With continued reference to the drawing figures, the shipping container handling system or the present invention will be described with respect to the manner in which the invention is used to manipulate conventional shipping containers “C”. Such containers are of predetermined size and configuration and generally are rectangular in cross section. To allow stable stacking and lifting by various loading and off-loading equipment, such conventional containers include corner lock castings “L” at each of the eight corners thereof. Such castings include three openings, one oriented toward the front or rear of the container, one toward the outside of the container and one toward the top or bottom of the container, depending upon the orientation of the casting. This allows the selective insertion of locking devices associated with equipment for manipulating the containers and also allows the containers to be locked to one another in stacked relationship.
By way of example only, such containers may vary in size from 8′×8′×8′ to 8′×8′×10′ or 8′×8′×20′ or 8′×8′×30′ or 8′×8′×40′. In addition, containers known in the industry as “High Cube” containers may be of sizes 8′×8′ 9″× substantially any length in size.
The present invention utilizes four separate jacks 10 for manipulating a container to either load the container, off-load the container or transfer the container between vehicles, including trucks “T” having trailer beds “B”, as illustrated in the drawing figures. Each jack 10 includes a vertical standard 12 which is formed of generally hollow steel and which is supported by a base plate 13 which steadies the jack relative to a support surface. Generally, the standard 12 will be of a height of which is generally equal to a height of the container “C” as illustrated in drawing
With specific reference to
Mounted interiorally of the standard is an elongated traveling nut 25 which is fixedly secured to an inner wall of an upper guide sleeve 26 of the jack. In the preferred embodiments of the invention, as shown in
The upper guide sleeve 26 carries a housing 32 of an upper attachment member which is securely welded or otherwise secured to the cap plate 23 through which a twist lock 34 is rotatably received. The outer end of the lock includes a lock flange 35 and the opposite end is pivotally connected at 36 to an operating handle 38. As noted in the drawing figures, the handle 38 extends a substantial distance downwardly along the height of the standard of the jack such that it may be manually engaged at a distance from the lock 34 to allow remote movement of the lock, especially when the housing 32 is elevated, as is illustrated in
The twist lock 34 is designed to be inserted within one of the openings of one of the corner lock castings “L” associated with the container after which it may be manipulated in such a manner that the flange 35 locks to the casting thus insuring that the attachment member cannot be disengaged without manual manipulation of the lock by operation of the handle 38.
The jack also includes a lower guide sleeve 40 which is configured to surround the jack standard 12 and is slideable with respect thereto. A strut 41 is securely mounted to the lower guide sleeve 40 and extends therefrom and mounts a housing 42 of a lower attachment member which carries a lower twist lock 43 having an outer locking flange 44 associated therewith. An operating handle 45 is provided for manipulating the twist lock 43 relative to housing 42. The flange 44 of the lock is designed to engaged within a lower corner casting of a container which is vertically aligned with respect to the corner casting in which the upper twist lock is engaged.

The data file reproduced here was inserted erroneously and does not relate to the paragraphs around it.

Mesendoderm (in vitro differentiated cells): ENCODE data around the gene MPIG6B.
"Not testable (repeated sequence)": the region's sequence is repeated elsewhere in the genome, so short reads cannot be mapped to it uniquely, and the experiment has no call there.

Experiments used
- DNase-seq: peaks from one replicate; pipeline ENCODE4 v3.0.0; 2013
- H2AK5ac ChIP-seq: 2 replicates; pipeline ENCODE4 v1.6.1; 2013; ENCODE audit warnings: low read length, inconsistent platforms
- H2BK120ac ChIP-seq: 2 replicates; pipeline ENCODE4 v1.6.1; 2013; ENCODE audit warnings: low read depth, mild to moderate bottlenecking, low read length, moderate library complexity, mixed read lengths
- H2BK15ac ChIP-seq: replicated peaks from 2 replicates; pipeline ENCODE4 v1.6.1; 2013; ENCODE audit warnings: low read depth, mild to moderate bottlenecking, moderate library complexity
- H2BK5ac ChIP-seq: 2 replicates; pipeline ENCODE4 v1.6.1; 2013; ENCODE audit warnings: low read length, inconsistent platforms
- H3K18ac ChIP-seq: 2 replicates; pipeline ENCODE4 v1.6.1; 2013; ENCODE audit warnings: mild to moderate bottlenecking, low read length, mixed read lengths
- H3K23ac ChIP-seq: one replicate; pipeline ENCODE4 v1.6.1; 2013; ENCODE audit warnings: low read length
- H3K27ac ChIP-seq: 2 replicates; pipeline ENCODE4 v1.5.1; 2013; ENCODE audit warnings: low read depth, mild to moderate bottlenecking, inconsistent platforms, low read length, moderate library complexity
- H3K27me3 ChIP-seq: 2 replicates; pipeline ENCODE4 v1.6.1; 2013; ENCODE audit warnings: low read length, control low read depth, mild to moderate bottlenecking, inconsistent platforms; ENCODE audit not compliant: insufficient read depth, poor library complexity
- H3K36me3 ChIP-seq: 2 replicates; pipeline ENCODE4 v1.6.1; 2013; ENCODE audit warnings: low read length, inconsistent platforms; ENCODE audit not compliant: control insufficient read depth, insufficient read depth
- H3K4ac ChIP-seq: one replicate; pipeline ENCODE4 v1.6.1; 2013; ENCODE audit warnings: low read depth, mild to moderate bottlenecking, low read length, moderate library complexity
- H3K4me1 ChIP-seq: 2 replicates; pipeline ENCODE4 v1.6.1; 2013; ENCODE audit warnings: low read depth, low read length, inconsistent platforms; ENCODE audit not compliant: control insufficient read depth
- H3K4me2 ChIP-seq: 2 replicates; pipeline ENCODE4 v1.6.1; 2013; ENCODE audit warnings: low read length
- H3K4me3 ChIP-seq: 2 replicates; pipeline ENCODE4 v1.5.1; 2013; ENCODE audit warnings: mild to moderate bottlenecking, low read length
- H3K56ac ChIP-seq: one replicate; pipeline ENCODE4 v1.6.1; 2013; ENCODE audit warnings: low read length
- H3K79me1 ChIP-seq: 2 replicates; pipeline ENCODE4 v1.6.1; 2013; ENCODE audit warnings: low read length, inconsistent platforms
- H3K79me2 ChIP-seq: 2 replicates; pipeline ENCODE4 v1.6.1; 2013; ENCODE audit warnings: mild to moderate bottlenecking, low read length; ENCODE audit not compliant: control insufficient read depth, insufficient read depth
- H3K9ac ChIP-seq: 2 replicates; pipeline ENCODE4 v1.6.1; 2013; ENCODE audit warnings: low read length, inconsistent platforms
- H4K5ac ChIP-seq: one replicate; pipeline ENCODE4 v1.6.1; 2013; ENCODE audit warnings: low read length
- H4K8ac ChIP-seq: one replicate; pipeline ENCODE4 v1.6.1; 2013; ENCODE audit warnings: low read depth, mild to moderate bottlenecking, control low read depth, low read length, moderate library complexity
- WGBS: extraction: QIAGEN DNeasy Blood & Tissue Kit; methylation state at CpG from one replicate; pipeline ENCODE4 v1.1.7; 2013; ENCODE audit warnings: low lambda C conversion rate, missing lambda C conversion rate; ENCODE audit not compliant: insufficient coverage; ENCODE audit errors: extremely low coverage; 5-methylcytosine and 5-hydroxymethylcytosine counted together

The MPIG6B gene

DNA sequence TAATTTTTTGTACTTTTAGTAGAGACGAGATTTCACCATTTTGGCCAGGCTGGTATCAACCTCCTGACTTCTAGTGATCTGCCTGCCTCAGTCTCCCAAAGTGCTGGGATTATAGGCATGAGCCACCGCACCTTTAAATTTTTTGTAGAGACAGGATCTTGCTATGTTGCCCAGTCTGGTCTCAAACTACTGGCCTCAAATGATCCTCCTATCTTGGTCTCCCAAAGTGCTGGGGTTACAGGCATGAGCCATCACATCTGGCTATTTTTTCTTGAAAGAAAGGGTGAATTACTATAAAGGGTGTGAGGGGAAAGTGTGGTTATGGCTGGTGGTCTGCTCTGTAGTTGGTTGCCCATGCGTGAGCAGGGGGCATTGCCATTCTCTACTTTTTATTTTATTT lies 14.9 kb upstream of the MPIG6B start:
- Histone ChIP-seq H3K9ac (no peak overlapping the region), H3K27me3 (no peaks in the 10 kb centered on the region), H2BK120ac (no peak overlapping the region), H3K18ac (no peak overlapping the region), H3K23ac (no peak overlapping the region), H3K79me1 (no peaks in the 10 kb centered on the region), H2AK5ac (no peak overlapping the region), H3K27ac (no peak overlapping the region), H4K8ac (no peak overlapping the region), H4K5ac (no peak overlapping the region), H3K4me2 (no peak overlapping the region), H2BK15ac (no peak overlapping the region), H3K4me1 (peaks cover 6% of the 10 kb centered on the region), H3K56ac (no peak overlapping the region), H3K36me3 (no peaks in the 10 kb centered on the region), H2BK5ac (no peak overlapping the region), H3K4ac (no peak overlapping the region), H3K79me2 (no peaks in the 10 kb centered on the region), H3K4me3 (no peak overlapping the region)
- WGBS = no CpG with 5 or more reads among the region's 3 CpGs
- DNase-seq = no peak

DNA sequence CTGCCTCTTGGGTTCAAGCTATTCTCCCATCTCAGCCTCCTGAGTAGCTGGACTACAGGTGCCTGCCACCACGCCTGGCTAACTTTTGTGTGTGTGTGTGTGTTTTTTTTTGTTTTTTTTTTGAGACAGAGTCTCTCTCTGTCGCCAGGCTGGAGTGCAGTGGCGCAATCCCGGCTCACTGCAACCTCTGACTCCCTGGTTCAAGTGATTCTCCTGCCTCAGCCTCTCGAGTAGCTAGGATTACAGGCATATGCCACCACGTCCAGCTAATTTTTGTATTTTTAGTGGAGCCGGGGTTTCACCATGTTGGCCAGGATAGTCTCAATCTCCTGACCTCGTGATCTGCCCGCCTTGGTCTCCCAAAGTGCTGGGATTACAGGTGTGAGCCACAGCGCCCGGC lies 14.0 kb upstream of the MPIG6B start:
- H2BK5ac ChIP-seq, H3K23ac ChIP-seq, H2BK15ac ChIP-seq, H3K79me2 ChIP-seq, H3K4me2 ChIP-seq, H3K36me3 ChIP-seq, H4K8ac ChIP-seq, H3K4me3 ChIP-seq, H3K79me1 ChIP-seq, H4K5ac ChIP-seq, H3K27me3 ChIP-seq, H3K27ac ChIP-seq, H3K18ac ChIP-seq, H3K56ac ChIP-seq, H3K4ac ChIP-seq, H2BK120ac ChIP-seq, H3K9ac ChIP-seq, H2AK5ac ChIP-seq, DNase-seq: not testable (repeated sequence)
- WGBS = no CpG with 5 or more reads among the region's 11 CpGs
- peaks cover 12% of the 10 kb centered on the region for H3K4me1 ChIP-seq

To stabilize the lower sleeve relative to the upper sleeve, a diagonally extending stabilizing bar or arm 50 is pivotally mounted 51 to the lower housing 42 and pivotally mounted at 52 to the upper guide sleeve spaced below the housing 32.
To facilitate manual handling of each of the jacks 10, an elongated handle 54 is shown as being secured by connector 55 to the motor housing. Also, a wheel assembly 60 is mounted to the base of the jack.
Each motor includes a motor control assembly 56 which is mounted thereto and which can be activated or controlled by a control device 60, as is shown in drawing
With reference to
A switch 62 is provided for elevating one or more of the jacks and a switch 63 for lowering one or more of the jacks. Switch 64 is an emergency stop and switch 65 is operable to select a particular jack to be operated or to allow all jacks to be operated simultaneously. The controller includes an extendable antenna 66 and is operable by an internal battery (not shown). A battery indicator 66 may also be provided so as to insure that the controller is charged.
With specific reference to
For illustrational purposes,
By way of further illustration of the operative characteristics of the present invention, and with specific reference to
With specific reference to
The foregoing description of the preferred embodiment of the invention has been presented to illustrate the principles of the invention and not to limit the invention to the particular embodiment illustrated. It is intended that the scope of the invention be defined by all of the embodiments encompassed within the following claims and their equivalents.
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|U.S. Classification||254/92, 414/458, 414/498|
|International Classification||B66F7/14, B60P3/00|
|Cooperative Classification||B66F3/44, B66F3/46|
|European Classification||B66F3/46, B66F3/44|
|Nov 8, 2004||AS||Assignment|
Owner name: NORTH AMERICAN PARTNERS, SOUTH CAROLINA
Free format text: ASSIGNMENT OF ASSIGNORS INTEREST;ASSIGNOR:COX, HENRY;REEL/FRAME:015349/0574
Effective date: 20040803
|Apr 12, 2010||REMI||Maintenance fee reminder mailed|
|Sep 5, 2010||LAPS||Lapse for failure to pay maintenance fees|
|Oct 26, 2010||FP||Expired due to failure to pay maintenance fee|
Effective date: 20100905